The Slow Movement advocates a cultural shift toward slowing down life’s pace. By the same token, slow living refers to a lifestyle that encourages a slower approach to aspects of everyday life. This does not only mean being mindful of the things you do and actively taking your thoughts and activities in; there are some additional currents that promote local food and traditional cooking, as well as being more eco-friendly. We refer to two philosophies related to the slow movement, namely, slow food and slow fashion.
The Slow Food Movement
The slow food movement promotes local food and traditional cooking and can be considered as a statement lifestyle against fast food. It strives to preserve traditional and regional cuisine and encourages farming of plants, seeds, and livestock characteristic of the local ecosystem. In other words, it aspires to a more mindful way of eating and cooking in the most natural way possible—to consider how we shop, what we eat and why. This movement also focuses on food quality, rather than quantity, and it speaks out against overproduction and food waste.
It was Carlo Petrini‘s 1986 protest that sparked the creation of the slow food movement as an alternative to fast food. This movement was recognised by FAO in 2004 as a non-profit organisation. It seeks to encourage the enjoyment of regional produce and traditional foods, which are often grown organically, and to enjoy these foods in the company of others.
In fact, the term slow is used by some slow living practitioners as an acronym, where the ‘s‘ refers to sustainable, meaning having a limited impact; the ‘l‘ refers to local, meaning using materials and products that are geographically close to the person or produced near them; the ‘o‘ refers to organic, meaning avoiding products that have been genetically engineered or mass-produced; and lastly, the ‘w‘ refers to whole, meaning not processed.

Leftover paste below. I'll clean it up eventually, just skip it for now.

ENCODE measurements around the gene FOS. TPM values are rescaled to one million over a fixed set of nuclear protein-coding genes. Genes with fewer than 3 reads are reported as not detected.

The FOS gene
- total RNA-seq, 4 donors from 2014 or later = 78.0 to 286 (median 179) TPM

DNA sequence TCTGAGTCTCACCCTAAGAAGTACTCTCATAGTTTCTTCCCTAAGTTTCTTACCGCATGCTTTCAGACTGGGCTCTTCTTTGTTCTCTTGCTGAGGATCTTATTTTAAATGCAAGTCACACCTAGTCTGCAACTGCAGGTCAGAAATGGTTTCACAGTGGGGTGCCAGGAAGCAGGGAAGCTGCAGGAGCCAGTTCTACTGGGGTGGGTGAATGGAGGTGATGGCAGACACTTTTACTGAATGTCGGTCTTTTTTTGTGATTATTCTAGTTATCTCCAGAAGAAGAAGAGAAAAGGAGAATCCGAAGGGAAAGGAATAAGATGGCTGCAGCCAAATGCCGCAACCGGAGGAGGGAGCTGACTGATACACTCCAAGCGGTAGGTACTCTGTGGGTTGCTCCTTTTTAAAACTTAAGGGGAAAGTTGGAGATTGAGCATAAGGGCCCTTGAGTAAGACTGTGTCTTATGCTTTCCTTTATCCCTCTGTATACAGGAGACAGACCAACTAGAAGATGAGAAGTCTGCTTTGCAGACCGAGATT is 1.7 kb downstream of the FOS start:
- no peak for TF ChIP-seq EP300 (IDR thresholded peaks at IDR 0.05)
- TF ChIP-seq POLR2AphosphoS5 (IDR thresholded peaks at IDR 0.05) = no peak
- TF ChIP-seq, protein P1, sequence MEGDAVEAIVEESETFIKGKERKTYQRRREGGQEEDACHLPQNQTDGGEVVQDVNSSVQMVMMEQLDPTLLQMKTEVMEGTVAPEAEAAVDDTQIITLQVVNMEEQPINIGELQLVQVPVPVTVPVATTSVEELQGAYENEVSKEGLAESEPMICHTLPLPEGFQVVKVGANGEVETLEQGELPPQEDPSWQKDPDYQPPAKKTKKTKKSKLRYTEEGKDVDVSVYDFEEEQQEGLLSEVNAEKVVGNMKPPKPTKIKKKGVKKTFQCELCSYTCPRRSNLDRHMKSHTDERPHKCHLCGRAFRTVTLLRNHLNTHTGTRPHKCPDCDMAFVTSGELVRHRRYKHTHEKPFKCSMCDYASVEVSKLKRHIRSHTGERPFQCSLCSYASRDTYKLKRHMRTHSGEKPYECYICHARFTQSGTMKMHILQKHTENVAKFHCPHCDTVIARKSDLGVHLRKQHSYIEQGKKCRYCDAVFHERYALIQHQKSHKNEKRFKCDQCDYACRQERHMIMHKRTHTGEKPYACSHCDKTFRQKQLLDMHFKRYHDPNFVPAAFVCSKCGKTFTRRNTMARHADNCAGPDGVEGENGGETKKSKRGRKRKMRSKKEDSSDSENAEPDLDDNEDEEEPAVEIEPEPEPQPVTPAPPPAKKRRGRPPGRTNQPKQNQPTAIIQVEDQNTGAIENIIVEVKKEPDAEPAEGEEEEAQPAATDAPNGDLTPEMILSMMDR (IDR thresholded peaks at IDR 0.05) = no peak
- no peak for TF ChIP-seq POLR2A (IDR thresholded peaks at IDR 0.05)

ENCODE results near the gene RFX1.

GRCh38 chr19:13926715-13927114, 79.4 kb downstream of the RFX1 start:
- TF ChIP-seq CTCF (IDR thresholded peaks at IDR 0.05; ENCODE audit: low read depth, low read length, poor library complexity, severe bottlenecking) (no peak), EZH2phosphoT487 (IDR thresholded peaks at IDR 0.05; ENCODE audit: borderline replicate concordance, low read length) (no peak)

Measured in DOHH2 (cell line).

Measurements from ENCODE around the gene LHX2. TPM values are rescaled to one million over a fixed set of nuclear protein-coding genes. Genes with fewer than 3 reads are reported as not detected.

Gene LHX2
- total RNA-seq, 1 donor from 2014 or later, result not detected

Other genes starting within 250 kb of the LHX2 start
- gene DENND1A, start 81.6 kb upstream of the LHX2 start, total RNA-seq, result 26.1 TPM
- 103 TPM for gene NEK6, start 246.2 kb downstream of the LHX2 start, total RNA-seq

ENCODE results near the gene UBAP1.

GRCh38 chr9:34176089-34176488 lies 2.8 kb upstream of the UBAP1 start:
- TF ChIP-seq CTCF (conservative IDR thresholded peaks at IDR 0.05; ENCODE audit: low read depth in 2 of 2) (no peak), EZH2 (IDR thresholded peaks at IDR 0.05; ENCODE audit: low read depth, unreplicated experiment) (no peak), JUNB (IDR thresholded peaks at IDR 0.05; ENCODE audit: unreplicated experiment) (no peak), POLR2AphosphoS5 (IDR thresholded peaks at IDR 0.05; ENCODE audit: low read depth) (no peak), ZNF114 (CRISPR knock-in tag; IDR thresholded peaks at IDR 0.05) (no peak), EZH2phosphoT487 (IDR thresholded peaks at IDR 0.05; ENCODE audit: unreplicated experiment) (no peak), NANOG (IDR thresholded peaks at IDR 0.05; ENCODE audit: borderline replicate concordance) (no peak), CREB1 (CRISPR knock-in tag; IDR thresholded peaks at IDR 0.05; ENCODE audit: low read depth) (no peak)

Among this movement’s strengths is awareness, promoting the use of organic food, defending biodiversity, advocating sustainable and responsible consumption, and a will to safeguard the food heritage of humanity and each country’s gastronomic culture.
For its part, slow fashion is a sustainable fashion movement that encourages the use of locally produced, biodegradable fabrics, which have little to no adverse effects on the environment and can eventually return to the ecosystem. It is also about quality instead of quantity as garments can last years or even a lifetime, and it is ethical and looks at the connections between things—raw materials, the environment, human labour, etc. The term ‘slow fashion’ was coined in 2007 by Kate Fletcher, Professor of Sustainability Design & Fashion at the Centre for Sustainable Fashion (UK).
The slow fashion philosophy is also championed by designer Vivienne Westwood as the alternative to mass-produced clothing (aka. fast fashion), favouring hand-made clothing that is concerned with human and animal rights, working conditions, fair wages, and no child labour.
The slow fashion ethos encourages education about the garment industry’s connection with and impact on the environment (it must be noted that it is the second most polluting industry in the world), such as depleting resources, slowing of the supply chain to reduce the number of trends and seasons and to encourage quality production, and return greater value to garments, removing the image of disposability.
Here are some of the many perks of championing slow fashion practices:
- You will slow down the pace of consumption and will put more thought into your shopping habits to avoid compulsive purchasing. Stress or having a bad day often causes us to skulk out bargain garments that we do not really need or want. Instead, you will buy quality clothing that will last longer, transcend trends, and be repairable.
- You can also create a capsule wardrobe—a very cool concept about slow fashion—that allows you to see what you have and mix & match your clothing, that way you reuse clothes yet keep a fresh up-to-date look with a few seasonal pieces.
- You will become creative with what’s already out there. Second hand and vintage clothes are just as fashionable, often unique and allow for amazing combinations.
- You will become more aware of clothing labels and will favour sustainable, ethically-made or recycled fabrics, such as eco denim and bio cotton. These fabrics can be washed in cold water, which requires shorter washing periods. This is good for you and for the environment.